The first three books in the Irish Country series are set in 1964 in County Down, Northern Ireland, in the small village of Ballybucklebo. They concern the adventures and misadventures of Barry Laverty, a brand-new medical graduate who has accepted a temporary assistantship to the unorthodox Doctor Fingal Flahertie O’Reilly. The young man and his mentor tend to their patients, many of whom are as eccentric as their senior medical advisor. Because O’Reilly is who he is, the two doctors also spend a considerable amount of energy solving the problems that arise in the everyday life of the village.

  O’Reilly is fifty-six, widowed, a single-handed practitioner, a big man of distinctly odd attitudes, blasphemous, crusty—and a fine physician. His household consists of the demonically possessed white cat, Lady Macbeth; the dipsomaniac, Wellington boot–stealing black Labrador, Arthur Guinness; and the solid, reliable housekeeper, Mrs. Maureen “Kinky” Kincaid.

  Having said that, some explanation is also needed for the readers who have come to know Doctors O’Reilly and Laverty, the village, and its inhabitants, because this book is different. But let me first thank you for your loyalty to Ballybucklebo. And please don’t worry. Now that An Irish Country Girl is finished, I have begun work on the next Irish Country tale, which is set in familiar territory and peopled by the usual suspects.

  Because this story is a departure, old friends and newcomers alike may be interested to learn how An Irish Country Girl came to be. For almost a year, one of my characters kept after me to try to answer a single question: how did she develop her most unusual trait? By the time I had the solution, I knew I had to tell Mrs. Kincaid’s story, the one you are about to read.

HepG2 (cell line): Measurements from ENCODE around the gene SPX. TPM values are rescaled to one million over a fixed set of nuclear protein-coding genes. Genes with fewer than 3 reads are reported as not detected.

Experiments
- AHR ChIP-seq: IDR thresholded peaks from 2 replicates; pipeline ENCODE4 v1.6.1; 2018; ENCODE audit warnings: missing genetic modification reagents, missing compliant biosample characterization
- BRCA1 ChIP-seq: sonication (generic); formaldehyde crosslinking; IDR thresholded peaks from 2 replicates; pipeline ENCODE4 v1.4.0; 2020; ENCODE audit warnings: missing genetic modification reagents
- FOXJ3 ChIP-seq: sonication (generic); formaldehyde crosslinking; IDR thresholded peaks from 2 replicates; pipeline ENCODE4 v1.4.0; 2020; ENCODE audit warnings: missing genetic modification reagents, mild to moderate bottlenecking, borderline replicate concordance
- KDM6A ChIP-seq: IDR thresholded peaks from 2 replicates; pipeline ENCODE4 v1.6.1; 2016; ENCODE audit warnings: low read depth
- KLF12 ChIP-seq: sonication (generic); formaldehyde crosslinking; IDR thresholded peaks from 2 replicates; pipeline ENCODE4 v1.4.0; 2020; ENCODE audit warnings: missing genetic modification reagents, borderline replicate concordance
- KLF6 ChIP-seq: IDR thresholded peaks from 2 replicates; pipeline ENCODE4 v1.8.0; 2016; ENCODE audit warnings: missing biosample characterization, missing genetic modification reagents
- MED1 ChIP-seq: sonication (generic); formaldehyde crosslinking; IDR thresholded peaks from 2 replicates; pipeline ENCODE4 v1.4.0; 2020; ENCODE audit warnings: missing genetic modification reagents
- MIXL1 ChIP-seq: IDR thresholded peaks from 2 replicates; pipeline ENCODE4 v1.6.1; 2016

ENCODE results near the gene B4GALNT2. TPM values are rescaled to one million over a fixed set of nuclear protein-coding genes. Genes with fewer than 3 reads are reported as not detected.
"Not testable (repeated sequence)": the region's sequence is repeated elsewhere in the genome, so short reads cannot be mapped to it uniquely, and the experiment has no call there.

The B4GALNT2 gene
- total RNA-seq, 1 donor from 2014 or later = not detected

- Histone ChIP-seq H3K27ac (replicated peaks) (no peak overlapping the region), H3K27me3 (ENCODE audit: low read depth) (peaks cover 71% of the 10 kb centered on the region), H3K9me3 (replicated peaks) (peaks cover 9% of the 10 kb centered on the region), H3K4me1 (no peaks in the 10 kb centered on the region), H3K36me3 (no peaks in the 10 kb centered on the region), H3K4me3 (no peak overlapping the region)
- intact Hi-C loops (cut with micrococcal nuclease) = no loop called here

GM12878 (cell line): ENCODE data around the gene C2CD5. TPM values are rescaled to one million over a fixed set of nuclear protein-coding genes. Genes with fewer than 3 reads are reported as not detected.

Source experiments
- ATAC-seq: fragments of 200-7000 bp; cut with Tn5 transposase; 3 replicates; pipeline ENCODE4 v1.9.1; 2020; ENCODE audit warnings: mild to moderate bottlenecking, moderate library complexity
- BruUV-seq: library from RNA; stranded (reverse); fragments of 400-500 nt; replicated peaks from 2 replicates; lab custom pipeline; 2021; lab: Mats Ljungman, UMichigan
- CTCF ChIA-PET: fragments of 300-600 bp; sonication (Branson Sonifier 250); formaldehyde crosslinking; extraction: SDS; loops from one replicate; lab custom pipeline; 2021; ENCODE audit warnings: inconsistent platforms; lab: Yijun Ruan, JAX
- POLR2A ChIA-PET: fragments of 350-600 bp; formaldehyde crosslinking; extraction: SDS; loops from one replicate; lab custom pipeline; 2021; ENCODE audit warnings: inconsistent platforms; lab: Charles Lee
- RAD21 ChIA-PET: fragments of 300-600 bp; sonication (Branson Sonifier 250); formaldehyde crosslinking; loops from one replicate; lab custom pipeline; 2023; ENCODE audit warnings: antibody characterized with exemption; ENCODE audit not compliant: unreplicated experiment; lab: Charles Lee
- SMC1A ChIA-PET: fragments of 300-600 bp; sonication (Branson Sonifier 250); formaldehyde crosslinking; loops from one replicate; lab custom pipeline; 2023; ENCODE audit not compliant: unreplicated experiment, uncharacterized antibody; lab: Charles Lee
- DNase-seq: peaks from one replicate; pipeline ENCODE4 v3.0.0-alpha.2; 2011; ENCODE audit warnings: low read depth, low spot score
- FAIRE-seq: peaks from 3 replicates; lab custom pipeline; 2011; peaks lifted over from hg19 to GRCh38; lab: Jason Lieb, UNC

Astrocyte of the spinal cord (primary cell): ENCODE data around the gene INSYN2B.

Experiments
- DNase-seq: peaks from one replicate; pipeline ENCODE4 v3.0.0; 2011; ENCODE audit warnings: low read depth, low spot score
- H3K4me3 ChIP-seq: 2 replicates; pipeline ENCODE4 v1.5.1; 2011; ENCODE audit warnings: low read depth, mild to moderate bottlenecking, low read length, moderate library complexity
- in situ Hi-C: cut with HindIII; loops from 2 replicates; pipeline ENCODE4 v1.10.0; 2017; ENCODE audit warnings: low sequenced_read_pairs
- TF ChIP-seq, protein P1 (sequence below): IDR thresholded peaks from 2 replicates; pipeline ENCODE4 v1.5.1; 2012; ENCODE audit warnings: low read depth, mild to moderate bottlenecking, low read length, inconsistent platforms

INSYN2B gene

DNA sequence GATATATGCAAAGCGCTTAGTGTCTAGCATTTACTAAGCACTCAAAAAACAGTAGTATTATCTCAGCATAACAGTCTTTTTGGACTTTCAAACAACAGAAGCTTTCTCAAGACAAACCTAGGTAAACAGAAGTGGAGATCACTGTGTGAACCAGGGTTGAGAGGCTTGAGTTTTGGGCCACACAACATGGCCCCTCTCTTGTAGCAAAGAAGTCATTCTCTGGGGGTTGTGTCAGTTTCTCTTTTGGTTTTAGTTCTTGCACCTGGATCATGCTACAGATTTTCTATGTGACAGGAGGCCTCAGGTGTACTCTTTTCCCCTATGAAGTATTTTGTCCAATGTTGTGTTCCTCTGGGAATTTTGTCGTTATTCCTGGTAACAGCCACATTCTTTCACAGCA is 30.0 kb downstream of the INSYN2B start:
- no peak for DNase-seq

I base my characters on people I have known, but I never simply describe one person. Instead I take a physical characteristic here, a personality trait there, a speech pattern from elsewhere. When I was a young doctor doing locums for rural Ulster GPs, I met several housekeepers, remarkable women all. Kinky grew from them.

  When she first appeared in An Irish Country Doctor, Kinky was in her mid-fifties, much smarter than people thought at first sight, a Cork woman—and fey.

  Don’t laugh. Some Irishwomen do have “the sight.” My grandmother did, and I believe that, even after thirty-five years working in medical research. How else could she have sat up and announced, “Maggie’s dead”? Her younger sister lived fifty miles away. Thirty minutes later the telephone rang. Maggie had died at almost exactly the moment Granny had made her pronouncement.

  Kinky’s ability to see things persisted in the sequels to An Irish Country Doctor, and I began to wonder how she was given the gift. That was the question that nagged.

  Eventually I remembered another of my housekeeper friends from my early days in practice. She had a marvellous way of recounting stories from Irish mythology, a subject that has fascinated me since childhood.

  This friend came from Ballydehob (Mouth of the Two River Fords) near Skibbereen (Place of Little Boats) in West Cork. I have only to close my eyes to hear her saying in her rich brogue, “Now, Doctor Taylor, dear, in the telling of English stories you’d have begun, ‘Once upon a time,’ so, but in Ireland we say, ‘And it is what it was . . . ,’ or ‘And this is what he said . . . ,’ or ‘It is what she did.’ We do use them sometimes in the middle of the tale too, so.” And off she’d go weaving her magic. When she spoke she held me in thrall.